A.K. Gopalan v. State Of Madras

Author: VIBHASHINI

College : SCHOOL OF EXCELLENCE IN LAW



Court- Supreme Court of India

Citation: AIR 1950 SC 27

Coram – Hiralal Kania, Saiyid Fazl Ali, M. Patanjali Sastri, Meher Chand Mahajan, B. K. Mukherjea, S.R. Das.

Theme: The abrogation of fundamental rights under article 19,21 and 22 of the constitution

Subject: Constitutional law

Judgement: India


STATEMENT OF FACTS : A.K. Gopalan was a communist leader who had been imprisoned by the state of Madras in 1947 under convictions of ordinary legal code , however those convictions were put aside . While he was imprisoned, he was served with another order of detention under the Preventive Detention Act, IV of 1950. A.K. Gopalan challenged the constitutionality of the act and filed a writ petition via article 32(1) contending the violation of his rights under articles 19,21 and 22 of the constitution.


ISSUES:

Does the detention act contravene the provisions of Ar.19 and 21 of the constitution? Are the act’s provisions in accordance with Ar.22 of the constitution?

HELD: It was held that none of the sections of the Preventive detention act, IV of 1950 infringed the provisions of Part III of the constitution barring S.14, restricting the disclosure of the grounds of detention. Section 14 of the act was declared Ultra Vires, nonetheless the declaration did not affect the validity of the act as a whole.

ARGUMENTS/REASONING: The majority opinion held that preventive and punitive detention were outside the ambit of Ar.19 and hence the detention act of 1950 didn’t violate it. It was also contended that the said article provides protection to citizens who are free, therefore a citizen whose freedom is lawfully restrained, the question of enforcing Ar.19(1) does not arise. The preventive detention act followed the valid procedure i.e., in the form enacted by the state’s law and therefore the court came upon the reasoning that it does not infringe upon the rights under Ar.21. The various provisions of the preventive detention act 1950 are covered under Ar.22 and people which aren’t, are codicil through the aspects of Ar.21. The court held that S.3 of the act was justified as it was valid to give such discretionary powers to the executive, additionally the majority also agreed upon the validity of S.11 and 7 of the said act as under Ar.22(7)(b) the parliament is not mandated to set a minimum detention period and under 22(5) and 22(6) the right of representation and that off to be heard orally are not necessary. S.14 was however declared ultra vires because it contended the court’s right to determine the validity of detention.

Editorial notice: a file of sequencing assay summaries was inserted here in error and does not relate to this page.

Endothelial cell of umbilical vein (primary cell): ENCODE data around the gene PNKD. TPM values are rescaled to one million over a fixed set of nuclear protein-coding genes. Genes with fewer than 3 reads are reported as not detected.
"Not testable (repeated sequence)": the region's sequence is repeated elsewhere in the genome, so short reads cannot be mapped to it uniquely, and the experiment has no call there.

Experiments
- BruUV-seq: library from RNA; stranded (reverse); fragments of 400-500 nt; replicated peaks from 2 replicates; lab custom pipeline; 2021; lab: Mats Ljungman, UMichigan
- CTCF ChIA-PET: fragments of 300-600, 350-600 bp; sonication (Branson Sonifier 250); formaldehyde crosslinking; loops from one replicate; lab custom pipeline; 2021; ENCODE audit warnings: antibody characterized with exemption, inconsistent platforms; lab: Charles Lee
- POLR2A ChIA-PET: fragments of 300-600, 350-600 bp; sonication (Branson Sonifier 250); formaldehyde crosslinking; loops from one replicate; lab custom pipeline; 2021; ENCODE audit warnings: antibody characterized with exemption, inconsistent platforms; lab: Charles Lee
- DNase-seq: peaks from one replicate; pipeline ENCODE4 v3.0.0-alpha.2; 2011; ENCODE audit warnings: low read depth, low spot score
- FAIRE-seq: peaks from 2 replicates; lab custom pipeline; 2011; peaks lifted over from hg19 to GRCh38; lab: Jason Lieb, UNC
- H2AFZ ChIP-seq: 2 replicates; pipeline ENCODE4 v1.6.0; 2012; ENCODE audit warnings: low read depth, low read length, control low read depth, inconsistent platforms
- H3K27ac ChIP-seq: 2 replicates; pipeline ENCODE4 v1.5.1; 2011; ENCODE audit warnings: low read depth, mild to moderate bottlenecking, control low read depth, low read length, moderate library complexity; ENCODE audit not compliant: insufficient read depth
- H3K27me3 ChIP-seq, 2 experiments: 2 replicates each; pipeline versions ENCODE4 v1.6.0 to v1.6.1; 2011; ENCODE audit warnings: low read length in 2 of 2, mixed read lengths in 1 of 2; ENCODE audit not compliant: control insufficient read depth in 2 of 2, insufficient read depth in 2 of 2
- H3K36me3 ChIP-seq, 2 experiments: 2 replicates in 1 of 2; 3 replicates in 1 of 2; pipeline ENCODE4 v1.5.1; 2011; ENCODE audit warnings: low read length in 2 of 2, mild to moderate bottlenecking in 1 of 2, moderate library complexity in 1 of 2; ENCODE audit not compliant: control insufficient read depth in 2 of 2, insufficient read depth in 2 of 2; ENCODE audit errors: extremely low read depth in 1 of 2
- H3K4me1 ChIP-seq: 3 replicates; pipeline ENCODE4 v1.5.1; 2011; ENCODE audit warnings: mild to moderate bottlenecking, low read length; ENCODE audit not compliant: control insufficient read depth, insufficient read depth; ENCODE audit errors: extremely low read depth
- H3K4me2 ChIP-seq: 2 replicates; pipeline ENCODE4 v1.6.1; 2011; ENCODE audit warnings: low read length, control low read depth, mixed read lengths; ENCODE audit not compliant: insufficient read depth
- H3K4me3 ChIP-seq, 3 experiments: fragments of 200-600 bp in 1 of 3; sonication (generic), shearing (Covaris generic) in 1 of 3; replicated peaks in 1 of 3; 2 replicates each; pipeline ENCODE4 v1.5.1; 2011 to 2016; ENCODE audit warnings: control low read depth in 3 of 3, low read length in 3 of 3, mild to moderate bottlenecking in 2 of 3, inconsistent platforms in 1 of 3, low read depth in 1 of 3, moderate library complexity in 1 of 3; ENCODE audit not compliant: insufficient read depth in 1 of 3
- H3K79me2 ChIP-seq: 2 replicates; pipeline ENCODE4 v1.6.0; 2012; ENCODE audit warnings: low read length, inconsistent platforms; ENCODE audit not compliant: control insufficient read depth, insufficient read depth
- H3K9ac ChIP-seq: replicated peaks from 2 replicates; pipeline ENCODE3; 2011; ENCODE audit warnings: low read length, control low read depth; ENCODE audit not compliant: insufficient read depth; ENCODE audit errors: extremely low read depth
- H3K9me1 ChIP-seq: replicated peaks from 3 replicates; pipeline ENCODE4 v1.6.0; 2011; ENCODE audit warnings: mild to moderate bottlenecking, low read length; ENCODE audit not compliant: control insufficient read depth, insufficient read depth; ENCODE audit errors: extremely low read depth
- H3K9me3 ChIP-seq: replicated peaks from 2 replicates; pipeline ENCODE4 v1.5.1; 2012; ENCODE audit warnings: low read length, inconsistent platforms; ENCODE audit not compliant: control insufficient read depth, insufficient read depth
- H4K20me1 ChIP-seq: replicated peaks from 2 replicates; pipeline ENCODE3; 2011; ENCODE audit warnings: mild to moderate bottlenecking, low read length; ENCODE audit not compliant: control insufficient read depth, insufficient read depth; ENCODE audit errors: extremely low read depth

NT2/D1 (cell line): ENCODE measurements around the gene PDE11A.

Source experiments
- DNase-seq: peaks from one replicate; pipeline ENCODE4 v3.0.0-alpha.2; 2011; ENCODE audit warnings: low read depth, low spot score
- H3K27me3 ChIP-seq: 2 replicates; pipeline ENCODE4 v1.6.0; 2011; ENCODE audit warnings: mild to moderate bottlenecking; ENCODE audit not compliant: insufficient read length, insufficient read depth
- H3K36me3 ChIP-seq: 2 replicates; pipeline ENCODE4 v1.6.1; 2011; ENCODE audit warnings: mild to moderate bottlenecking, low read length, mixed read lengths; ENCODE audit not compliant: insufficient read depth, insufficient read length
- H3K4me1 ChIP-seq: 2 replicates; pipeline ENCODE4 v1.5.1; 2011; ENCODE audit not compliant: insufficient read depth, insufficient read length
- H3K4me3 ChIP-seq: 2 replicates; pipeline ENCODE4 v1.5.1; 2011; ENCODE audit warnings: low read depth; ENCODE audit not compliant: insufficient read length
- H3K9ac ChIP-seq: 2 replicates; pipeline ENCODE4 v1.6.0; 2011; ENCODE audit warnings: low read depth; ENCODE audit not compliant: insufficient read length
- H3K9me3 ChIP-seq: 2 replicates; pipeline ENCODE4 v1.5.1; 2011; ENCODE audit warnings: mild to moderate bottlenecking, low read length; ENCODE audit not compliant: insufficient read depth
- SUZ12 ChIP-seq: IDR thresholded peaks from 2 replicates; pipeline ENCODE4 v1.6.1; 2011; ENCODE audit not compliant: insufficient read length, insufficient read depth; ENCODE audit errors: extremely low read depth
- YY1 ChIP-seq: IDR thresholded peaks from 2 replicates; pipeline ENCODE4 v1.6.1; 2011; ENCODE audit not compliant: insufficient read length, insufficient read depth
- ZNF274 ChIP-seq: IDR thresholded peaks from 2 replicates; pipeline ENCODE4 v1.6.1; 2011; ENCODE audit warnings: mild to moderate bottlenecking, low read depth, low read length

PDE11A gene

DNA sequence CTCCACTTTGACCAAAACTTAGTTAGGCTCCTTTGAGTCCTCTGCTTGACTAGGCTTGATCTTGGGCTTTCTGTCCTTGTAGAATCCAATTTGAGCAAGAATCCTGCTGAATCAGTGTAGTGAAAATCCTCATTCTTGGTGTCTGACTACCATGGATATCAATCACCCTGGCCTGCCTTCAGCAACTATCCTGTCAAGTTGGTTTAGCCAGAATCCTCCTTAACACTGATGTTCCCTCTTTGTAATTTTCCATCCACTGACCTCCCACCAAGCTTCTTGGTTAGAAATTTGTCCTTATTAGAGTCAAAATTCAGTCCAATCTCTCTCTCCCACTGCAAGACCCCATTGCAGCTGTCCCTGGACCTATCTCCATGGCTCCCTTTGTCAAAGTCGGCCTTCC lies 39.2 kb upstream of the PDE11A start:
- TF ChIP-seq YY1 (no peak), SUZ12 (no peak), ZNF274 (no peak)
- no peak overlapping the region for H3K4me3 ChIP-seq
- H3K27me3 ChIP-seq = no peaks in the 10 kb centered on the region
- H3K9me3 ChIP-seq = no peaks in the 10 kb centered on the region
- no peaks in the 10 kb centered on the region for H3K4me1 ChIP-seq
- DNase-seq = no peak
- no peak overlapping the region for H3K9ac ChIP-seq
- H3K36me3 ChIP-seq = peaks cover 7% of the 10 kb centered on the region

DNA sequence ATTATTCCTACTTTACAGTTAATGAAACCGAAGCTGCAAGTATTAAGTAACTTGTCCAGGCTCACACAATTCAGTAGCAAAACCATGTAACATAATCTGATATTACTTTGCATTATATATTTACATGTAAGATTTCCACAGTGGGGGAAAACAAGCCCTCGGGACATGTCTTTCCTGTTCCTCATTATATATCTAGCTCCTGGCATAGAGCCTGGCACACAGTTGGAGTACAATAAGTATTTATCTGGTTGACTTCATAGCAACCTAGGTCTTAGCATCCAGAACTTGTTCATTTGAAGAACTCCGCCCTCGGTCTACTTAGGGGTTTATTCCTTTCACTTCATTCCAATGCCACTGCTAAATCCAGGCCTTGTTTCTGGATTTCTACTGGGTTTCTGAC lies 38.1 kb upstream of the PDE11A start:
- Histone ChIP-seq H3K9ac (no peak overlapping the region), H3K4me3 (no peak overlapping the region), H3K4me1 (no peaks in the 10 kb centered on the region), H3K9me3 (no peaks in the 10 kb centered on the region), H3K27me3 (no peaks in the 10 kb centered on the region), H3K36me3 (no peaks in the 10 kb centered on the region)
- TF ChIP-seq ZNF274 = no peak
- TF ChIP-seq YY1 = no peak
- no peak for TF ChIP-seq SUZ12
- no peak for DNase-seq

THE JUDGEMENT OF THE COURT IN BRIEF: In this case, the Hon’ble Supreme Court dismissed the said writ petition and held the said act as a valid one. The first major judicial attempt in search of a proper meaning of the expression “procedure established by law” was made by the Hon’ble Supreme Court in Gopalan’s Case wherein the Supreme Court was also of the opinion that the procedure established by law under article 21 means justness of laws also as equal and proper implementation of laws. The Supreme Court also held that the phrase “procedure established by law” is borrowed from article 31 of the Japanese Constitution. But the language adopted by India is totally different. The Court held by a majority that the words ‘procedure established by law‘ meant simply any procedure as might be laid down by a State. The Court could not, under Art.21, go into the reasonableness of the ‘law’ so made, or the ‘procedure’ so laid down. The court rejected the contention that the word ‘law’ in Art.21 implicitly incorporated the principles of natural justice. The majority also rejected the contention that the expression “procedure established by law” implied the concept of ‘procedural due process’ which would enable the Court to see whether the law fulfilled the requisite elements of due procedure. But on all these crucial points pertaining to the meaning and scope of the expression, ‘procedure established by law’, Fazl Ali.J dissented from the majority view. According to him, the expression doesn't exclude certain fundamental principles of justice which are inherent in every civilized system of law and which are stated by the American Courts as consisting of notice, the chance to be heard, and an impartial tribunal, and an orderly course of the procedure. He further enunciated that the importance of the protection in Art.21 would be vilified by allowing the undesirable consequences of any procedure enacted by statute, however draconian and arbitrary it may be, as ‘procedure established by law’.

ANALYSIS OF JUDGEMENT: In this case, the Court had interpreted Article 21 extremely literally and went on to affirm that the expression procedure established by law meant any procedure which was laid down in the statute by the competent legislature that would deprive an individual of his life or personal liberty. It was further avowed that it was not permissible for the Courts to incorporate within the Article any such concept as natural justice, or the due process of law or reasonableness. Therefore, the Court had declared that the procedure couldn't be challenged albeit it weren't reasonable or not according to natural justice. The Court was wrong in ruling that each fundamental right was independent of each other and that Article 19 applied to a free man and not to a person in preventive detention.

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